Bevin (R-Sociopath) had run on a promise to repeal as much of PPACA as he could.  That means shutting down Kynect, the Kentucky exchange and turning down the very successful Medicaid expansion.  As Charles Gaba noted, he was promising to take away health insurance from 9% of the state.  And he looks like he won going away and with coattails.

There are two major health policy implications of a Bevins win.  The first is the switch from Kynect to  This is not that big of a deal in and of itself.  It is a different portal and a different set of branding but subsidies flow to people who buy insurance from after the King case.  The biggest downside is if Kentucky wanted to go the Wyden Waiver route, having their own exchange makes plumbing a Wyden Waiver, even a very conservative Wyden Waiver a whole lot easier.

The big policy change is Medicaid expansion.  Medicaid expansion covered approximately 420,000 Kentuckians as of this morning or 9% of the state. Bevin ran against expansion.  The best case scenario is the hospital groups march into  Bevin’s chief of staff office tomorrow and tell him flat out that their books don’t balance without expansion of some sort and they’ll lay covering fire for an extremely punitive waiver application.  That is the best case scenario and I’ll give it a 10% chance of happening.  The probable case scenario is 420,000 people are fucked as of February 1, 2016 and most of Appalachian Kentucky has medical care and medical financing resembling Third Wold nations again.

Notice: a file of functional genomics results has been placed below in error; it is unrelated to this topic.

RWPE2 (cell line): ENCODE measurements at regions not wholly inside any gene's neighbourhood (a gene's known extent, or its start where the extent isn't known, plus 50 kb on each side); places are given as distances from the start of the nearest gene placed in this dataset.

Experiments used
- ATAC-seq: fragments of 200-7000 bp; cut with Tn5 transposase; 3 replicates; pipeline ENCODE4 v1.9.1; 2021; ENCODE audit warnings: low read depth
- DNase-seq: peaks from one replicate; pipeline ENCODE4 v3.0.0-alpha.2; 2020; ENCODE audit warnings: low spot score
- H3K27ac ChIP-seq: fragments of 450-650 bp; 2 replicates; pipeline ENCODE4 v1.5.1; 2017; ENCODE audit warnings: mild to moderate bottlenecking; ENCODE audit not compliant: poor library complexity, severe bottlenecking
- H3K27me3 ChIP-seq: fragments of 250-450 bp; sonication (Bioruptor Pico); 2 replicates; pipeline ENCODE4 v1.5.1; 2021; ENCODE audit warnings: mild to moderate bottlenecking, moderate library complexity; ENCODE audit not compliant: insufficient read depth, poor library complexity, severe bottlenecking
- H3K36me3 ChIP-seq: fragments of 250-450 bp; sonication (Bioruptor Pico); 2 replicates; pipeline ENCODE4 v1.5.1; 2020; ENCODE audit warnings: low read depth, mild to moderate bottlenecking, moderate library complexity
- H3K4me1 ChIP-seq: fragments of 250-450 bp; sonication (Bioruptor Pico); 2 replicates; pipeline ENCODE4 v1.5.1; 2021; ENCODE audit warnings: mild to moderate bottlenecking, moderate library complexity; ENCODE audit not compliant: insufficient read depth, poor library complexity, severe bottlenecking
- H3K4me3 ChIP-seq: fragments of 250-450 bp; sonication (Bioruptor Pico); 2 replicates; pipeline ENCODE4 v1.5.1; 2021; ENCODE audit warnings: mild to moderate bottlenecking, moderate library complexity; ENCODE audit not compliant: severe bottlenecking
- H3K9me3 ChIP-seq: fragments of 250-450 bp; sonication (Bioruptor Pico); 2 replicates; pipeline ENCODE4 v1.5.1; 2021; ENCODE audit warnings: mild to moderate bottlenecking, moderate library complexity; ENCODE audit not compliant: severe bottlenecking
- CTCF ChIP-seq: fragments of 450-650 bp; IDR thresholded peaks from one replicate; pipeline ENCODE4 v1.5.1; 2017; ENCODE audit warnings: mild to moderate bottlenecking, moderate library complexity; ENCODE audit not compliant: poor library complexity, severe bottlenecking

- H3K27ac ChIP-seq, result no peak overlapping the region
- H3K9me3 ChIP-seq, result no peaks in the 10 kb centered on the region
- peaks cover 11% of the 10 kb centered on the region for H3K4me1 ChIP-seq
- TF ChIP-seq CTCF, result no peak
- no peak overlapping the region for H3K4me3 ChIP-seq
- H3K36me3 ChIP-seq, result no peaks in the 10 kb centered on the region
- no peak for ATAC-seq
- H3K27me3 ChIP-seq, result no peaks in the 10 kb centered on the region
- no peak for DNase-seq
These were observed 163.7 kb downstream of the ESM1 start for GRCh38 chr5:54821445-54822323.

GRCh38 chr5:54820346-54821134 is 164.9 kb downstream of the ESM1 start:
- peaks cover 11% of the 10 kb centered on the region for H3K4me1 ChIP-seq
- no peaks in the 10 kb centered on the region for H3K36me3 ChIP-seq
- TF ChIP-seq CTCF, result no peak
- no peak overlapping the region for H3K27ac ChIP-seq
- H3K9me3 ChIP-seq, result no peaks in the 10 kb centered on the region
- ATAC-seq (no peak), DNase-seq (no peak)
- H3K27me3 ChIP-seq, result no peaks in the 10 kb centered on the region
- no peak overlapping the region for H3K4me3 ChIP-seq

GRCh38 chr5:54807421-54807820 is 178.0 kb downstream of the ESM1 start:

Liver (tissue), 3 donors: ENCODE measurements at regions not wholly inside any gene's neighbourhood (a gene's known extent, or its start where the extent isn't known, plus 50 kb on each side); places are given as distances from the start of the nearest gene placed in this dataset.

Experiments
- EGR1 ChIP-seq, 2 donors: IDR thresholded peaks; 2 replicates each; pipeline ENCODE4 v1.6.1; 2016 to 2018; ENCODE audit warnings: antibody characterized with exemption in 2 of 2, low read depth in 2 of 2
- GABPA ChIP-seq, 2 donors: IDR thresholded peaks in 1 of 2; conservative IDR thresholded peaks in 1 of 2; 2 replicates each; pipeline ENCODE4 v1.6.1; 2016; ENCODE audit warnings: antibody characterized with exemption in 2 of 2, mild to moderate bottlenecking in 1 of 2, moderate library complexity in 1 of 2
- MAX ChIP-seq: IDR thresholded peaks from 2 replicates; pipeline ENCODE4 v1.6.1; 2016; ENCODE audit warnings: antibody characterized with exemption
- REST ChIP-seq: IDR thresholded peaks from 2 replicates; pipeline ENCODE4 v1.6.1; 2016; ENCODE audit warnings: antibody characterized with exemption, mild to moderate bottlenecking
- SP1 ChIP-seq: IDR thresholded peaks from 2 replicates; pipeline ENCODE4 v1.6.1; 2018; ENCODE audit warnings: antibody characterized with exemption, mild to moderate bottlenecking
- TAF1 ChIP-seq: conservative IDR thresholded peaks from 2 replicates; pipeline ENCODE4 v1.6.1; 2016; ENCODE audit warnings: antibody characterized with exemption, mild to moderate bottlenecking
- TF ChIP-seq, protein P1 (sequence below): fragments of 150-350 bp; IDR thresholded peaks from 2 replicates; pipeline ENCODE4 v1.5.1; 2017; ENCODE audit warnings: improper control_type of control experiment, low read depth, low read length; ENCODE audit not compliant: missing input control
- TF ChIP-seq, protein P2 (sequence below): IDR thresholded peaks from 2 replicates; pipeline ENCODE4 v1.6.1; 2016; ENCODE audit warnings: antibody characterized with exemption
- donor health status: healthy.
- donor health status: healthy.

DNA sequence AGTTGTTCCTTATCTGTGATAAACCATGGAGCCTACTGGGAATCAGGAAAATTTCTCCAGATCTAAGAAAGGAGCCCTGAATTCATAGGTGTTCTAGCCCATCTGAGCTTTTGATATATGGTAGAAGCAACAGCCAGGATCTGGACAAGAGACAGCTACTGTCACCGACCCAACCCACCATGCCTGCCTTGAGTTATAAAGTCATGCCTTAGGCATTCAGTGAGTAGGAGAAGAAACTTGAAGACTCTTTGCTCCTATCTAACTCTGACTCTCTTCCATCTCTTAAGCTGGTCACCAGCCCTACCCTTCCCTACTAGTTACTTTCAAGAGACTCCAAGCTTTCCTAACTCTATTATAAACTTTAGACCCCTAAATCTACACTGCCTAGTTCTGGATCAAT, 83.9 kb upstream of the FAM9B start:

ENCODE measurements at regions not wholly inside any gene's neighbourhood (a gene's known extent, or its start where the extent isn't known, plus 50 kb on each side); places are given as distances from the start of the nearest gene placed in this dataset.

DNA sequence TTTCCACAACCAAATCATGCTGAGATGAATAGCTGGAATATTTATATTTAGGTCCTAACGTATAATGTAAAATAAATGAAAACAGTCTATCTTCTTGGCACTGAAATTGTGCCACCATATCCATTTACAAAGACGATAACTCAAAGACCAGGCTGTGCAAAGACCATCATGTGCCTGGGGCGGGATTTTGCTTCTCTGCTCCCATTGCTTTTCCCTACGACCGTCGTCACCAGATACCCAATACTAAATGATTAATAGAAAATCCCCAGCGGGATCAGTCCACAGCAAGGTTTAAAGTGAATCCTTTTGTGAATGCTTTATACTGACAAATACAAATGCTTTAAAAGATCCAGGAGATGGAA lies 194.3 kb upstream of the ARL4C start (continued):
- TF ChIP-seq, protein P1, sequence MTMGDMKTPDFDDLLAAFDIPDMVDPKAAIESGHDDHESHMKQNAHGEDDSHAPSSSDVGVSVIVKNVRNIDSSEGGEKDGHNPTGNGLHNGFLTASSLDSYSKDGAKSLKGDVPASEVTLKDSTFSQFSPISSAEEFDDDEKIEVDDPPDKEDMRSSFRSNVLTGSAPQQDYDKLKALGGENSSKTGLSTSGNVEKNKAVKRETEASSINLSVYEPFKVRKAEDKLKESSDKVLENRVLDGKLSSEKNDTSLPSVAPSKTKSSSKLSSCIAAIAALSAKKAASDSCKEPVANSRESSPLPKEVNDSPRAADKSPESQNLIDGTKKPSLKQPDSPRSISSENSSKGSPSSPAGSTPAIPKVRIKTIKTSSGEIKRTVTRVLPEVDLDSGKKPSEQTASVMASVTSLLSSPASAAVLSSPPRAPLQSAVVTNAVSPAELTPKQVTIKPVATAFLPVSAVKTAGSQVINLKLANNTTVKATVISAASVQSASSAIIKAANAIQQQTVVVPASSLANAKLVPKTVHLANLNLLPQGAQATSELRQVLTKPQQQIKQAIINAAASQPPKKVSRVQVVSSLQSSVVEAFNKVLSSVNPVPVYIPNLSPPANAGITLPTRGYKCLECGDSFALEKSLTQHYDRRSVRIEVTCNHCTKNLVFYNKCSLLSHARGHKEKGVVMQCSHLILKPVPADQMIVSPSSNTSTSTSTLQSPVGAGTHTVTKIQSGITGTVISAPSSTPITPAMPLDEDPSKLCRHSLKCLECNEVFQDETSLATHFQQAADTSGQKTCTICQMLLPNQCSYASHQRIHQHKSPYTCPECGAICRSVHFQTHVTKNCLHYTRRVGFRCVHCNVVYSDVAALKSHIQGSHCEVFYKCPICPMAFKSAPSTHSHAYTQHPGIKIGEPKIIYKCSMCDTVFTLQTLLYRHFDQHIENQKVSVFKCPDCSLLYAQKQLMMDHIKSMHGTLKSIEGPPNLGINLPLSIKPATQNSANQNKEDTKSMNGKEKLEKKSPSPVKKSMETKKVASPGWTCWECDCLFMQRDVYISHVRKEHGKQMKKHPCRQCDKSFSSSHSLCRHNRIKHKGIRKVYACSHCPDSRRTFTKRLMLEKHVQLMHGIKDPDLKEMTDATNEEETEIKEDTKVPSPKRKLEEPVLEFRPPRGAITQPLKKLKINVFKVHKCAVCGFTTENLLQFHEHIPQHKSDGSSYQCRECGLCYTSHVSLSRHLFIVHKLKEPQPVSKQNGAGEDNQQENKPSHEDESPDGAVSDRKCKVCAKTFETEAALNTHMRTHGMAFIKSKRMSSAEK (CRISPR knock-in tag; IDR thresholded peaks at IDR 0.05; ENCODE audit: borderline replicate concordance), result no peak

Kentucky, a red state, is highly likely to return to being a purple state on the New York TimeUpshot map of uninsurance rates:

NYTIMES Uninsurance Rate

It was a good two years of actually connecting people to health insurance without the death defying worry that a toothache could either be immediately fatal or financially destroying.


Open Thread: Another One Bites the Dust

Per Politico:

Harvard University professor Lawrence Lessig abandoned his Democratic presidential run on Monday, capping a candidacy that failed to get any real traction at all.

Lessig, an outspoken academic who had been a vocal proponent of campaign finance reform, said he was dropping his bid for the White House in a YouTube video.

The Harvard academic didn’t raise a notable amount of money and failed even to get into the Democratic presidential debates. He acknowledged as much in his announcement…

I watched the video. Unless you enjoy whiny self-justification, or need a sleep aid, I wouldn’t bother.